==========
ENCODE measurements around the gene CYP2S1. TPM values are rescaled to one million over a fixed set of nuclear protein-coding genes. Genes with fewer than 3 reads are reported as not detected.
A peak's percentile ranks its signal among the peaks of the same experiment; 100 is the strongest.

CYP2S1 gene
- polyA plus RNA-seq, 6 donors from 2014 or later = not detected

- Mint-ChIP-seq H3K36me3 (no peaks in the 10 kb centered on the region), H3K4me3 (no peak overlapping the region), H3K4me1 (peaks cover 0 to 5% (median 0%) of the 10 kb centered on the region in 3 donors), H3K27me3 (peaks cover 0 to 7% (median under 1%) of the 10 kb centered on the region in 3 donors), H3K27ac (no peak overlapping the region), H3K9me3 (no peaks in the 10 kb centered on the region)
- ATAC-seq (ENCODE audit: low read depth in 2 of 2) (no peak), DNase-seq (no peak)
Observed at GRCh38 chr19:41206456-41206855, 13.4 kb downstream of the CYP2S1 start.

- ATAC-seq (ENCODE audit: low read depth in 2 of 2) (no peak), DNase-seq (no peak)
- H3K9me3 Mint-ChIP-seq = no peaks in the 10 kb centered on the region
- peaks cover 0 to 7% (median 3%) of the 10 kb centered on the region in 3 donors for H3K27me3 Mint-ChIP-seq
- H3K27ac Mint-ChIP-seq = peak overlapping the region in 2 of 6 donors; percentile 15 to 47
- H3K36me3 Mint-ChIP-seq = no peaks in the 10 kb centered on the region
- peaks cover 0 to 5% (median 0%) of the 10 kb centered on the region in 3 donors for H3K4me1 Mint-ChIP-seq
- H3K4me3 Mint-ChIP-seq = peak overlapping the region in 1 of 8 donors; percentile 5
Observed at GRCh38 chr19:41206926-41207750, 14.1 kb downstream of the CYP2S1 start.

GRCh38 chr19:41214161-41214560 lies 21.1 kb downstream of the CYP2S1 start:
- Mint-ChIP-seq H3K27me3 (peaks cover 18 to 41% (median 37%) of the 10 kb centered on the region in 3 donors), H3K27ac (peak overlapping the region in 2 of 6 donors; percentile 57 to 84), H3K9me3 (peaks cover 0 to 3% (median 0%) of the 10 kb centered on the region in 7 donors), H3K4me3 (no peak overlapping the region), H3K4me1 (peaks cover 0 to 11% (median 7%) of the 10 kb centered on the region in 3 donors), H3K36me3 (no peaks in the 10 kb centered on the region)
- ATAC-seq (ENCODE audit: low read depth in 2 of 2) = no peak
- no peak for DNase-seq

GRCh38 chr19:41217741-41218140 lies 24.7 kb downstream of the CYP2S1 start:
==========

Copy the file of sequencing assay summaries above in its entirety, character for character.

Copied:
ENCODE measurements around the gene CYP2S1. TPM values are rescaled to one million over a fixed set of nuclear protein-coding genes. Genes with fewer than 3 reads are reported as not detected.
A peak's percentile ranks its signal among the peaks of the same experiment; 100 is the strongest.

CYP2S1 gene
- polyA plus RNA-seq, 6 donors from 2014 or later = not detected

- Mint-ChIP-seq H3K36me3 (no peaks in the 10 kb centered on the region), H3K4me3 (no peak overlapping the region), H3K4me1 (peaks cover 0 to 5% (median 0%) of the 10 kb centered on the region in 3 donors), H3K27me3 (peaks cover 0 to 7% (median under 1%) of the 10 kb centered on the region in 3 donors), H3K27ac (no peak overlapping the region), H3K9me3 (no peaks in the 10 kb centered on the region)
- ATAC-seq (ENCODE audit: low read depth in 2 of 2) (no peak), DNase-seq (no peak)
Observed at GRCh38 chr19:41206456-41206855, 13.4 kb downstream of the CYP2S1 start.

- ATAC-seq (ENCODE audit: low read depth in 2 of 2) (no peak), DNase-seq (no peak)
- H3K9me3 Mint-ChIP-seq = no peaks in the 10 kb centered on the region
- peaks cover 0 to 7% (median 3%) of the 10 kb centered on the region in 3 donors for H3K27me3 Mint-ChIP-seq
- H3K27ac Mint-ChIP-seq = peak overlapping the region in 2 of 6 donors; percentile 15 to 47
- H3K36me3 Mint-ChIP-seq = no peaks in the 10 kb centered on the region
- peaks cover 0 to 5% (median 0%) of the 10 kb centered on the region in 3 donors for H3K4me1 Mint-ChIP-seq
- H3K4me3 Mint-ChIP-seq = peak overlapping the region in 1 of 8 donors; percentile 5
Observed at GRCh38 chr19:41206926-41207750, 14.1 kb downstream of the CYP2S1 start.

GRCh38 chr19:41214161-41214560 lies 21.1 kb downstream of the CYP2S1 start:
- Mint-ChIP-seq H3K27me3 (peaks cover 18 to 41% (median 37%) of the 10 kb centered on the region in 3 donors), H3K27ac (peak overlapping the region in 2 of 6 donors; percentile 57 to 84), H3K9me3 (peaks cover 0 to 3% (median 0%) of the 10 kb centered on the region in 7 donors), H3K4me3 (no peak overlapping the region), H3K4me1 (peaks cover 0 to 11% (median 7%) of the 10 kb centered on the region in 3 donors), H3K36me3 (no peaks in the 10 kb centered on the region)
- ATAC-seq (ENCODE audit: low read depth in 2 of 2) = no peak
- no peak for DNase-seq

GRCh38 chr19:41217741-41218140 lies 24.7 kb downstream of the CYP2S1 start: